The only certain thing about AT&T's proposed acquisition of T-Mobile USA is that it raises more questions than it answers. Will consumers see better quality and lower costs? How will the new entity work with regulators and suppliers? Will the move solve the company's spectrum shortage? If AT&T doesn't adopt the commitment to innovation exhibited by T-Mobile, then all the pessimists will have been right!
There is widespread concern that, if the acquisition goes through and T-Mobile's ties to Europe are severed, the innovation associated with those links will also disappear. Sprint is vocal on that topic. Representative Greg Walden, the chairman of the House subcommittee on communications and technology, questions whether the move would diminish the "vibrant and competitive" nature of the wireless market, saying that with fewer players there's less opportunity for the type of creative innovation and invention that has previously been typical of this segment.
In a popularity contest, T-Mobile wins hands down. It consistently scores higher than AT&T for customer service and satisfaction and it's a moot point whether that culture and competence can be transferred to the larger organization. T-Mobile has a reputation for innovation whereas AT&T is still reeling from the iPhone effect, and a public perception of dropped calls, high prices and ineffective data service.
T-Mobile's leading role in Deutsche Telekom's NFC "mobile wallet" initiative, announced at Mobile World Congress this past February, has been widely publicized, with initial rollouts in Germany and Poland scheduled for this year and the U.S. following in 2012. If the U.S. rollout continues as planned despite the acquisition, AT&T could claw back some reputation as an industry leader. Certainly, AT&T has something of a vested interest in NFC since it partnered with Deutsche Telekom and Verizon Wireless in the original Isis NFC joint venture. If the NFC initiative falls off the schedule, though, doom-mongers will take this as validation.
While T-Mobile does indeed have a history of innovation, it needs to be sustained over the long term, something the company hasn't always achieved. T-Mobile broke boundaries when it backed the BlackBerry, promoting it as a universal business tool and riding high on its widespread adoption as an extension to the enterprise. On the other hand, the rise of the iPhone took some of the shine off this leadership.
Then there's UMA (Universal Mobile Access). Four years ago, T-Mobile promoted its Wi-Fi/cellular hybrid service as the answer to spotty network connections. These days, with flat-rate, lower-cost voice plans widely available, the usefulness of UMA has dropped off to the point where T-Mobile is only making it available on a few phone models. However, T-Mobile is credited with the rapid rise to popularity of the Wi-Fi hotspot, and its deal with Starbucks did much to raise the company's profile. Looking to the future, though, AT&T's espousal of Wi-Fi offload as a coverage strategy for high usage areas and T-Mobile's status as a first mover in hotspot use suggests the possibility of interesting developments if the merger does go through. AT&T may be considering using T-Mobile's spectrum to leverage carrier aggregation technology to increase LTE speeds and capacity. It is also rumored that the operator may follow T-Mobile's Wi-Fi calling strategy to expand its existing Wi-Fi network in key markets, and enhance the availability and resiliency of their networks.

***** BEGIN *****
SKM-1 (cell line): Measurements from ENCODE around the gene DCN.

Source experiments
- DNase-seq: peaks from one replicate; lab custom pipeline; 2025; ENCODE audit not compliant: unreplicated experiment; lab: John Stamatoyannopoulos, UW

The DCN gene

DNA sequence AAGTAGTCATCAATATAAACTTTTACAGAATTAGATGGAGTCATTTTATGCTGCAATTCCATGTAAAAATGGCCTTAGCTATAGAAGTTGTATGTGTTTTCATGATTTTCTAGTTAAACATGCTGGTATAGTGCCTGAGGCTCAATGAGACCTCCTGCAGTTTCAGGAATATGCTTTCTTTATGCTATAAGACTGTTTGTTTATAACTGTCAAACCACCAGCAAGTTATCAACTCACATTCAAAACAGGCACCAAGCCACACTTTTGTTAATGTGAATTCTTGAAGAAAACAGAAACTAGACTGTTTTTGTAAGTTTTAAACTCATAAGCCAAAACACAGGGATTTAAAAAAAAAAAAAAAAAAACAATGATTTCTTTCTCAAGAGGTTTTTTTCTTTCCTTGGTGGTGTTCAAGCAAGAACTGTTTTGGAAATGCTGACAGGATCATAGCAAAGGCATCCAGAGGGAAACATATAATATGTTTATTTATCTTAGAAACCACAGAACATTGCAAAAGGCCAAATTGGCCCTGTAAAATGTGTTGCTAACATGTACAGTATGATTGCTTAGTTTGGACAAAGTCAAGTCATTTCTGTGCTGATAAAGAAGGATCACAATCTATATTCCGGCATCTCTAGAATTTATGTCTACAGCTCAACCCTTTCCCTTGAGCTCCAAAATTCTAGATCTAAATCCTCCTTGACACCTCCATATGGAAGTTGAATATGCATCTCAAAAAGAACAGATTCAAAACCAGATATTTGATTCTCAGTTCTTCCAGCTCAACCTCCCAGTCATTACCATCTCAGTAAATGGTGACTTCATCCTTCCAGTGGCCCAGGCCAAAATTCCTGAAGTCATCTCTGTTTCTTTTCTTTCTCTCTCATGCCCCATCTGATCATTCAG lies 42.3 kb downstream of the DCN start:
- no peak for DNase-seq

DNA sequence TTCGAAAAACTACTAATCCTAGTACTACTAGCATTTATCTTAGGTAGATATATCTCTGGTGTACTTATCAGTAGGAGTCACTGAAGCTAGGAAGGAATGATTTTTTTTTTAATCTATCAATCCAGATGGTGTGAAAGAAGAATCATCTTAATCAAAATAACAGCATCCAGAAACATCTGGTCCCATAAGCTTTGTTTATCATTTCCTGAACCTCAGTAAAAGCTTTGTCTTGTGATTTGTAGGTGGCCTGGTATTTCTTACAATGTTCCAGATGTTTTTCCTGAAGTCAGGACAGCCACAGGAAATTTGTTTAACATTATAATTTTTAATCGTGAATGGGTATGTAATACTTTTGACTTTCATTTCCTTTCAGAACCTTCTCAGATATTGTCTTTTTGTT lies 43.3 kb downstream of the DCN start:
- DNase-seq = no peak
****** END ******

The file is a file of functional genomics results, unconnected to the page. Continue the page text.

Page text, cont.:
Challenging the vendor community
Some observers suggest that consolidation in the U.S. market is the only way to improve both infrastructure and prices. The potential benefits of combining the two companies' assets include bigger data center capacity, better network density and more available spectrum.
There is concern that consumers may not benefit from lower prices with a larger entity, but the combined company would have sufficient heft to challenge its vendors on many counts. In its expanded form, AT&T would have more opportunity to influence pricing among its suppliers. Furthermore, it could become a game-changer by being more aggressive in setting a business agenda for technology vendors to support, rather than letting existing technology dictate the way that mobile broadband evolves.
The mobile data crisis is changing the industry. Maintaining innovation among both the operator and the vendor community is key to finding solutions to service delivery, pricing and quality. The urgent need for solutions designed specifically for future-focused networks is propelling new players into key operator deployments and opening opportunities for fresh thinking across the whole spectrum of data service delivery solutions. An operator with power, vision and a viewpoint on how the world of 50 billion connected devices should be shaped could drive sweeping innovations in the U.S. mobile broadband market.
If AT&T focuses on addressing business issues based not on what exists but on what is required, life in the mobile broadband industry could become very interesting.
Dan McBride is the director of marketing at Stoke.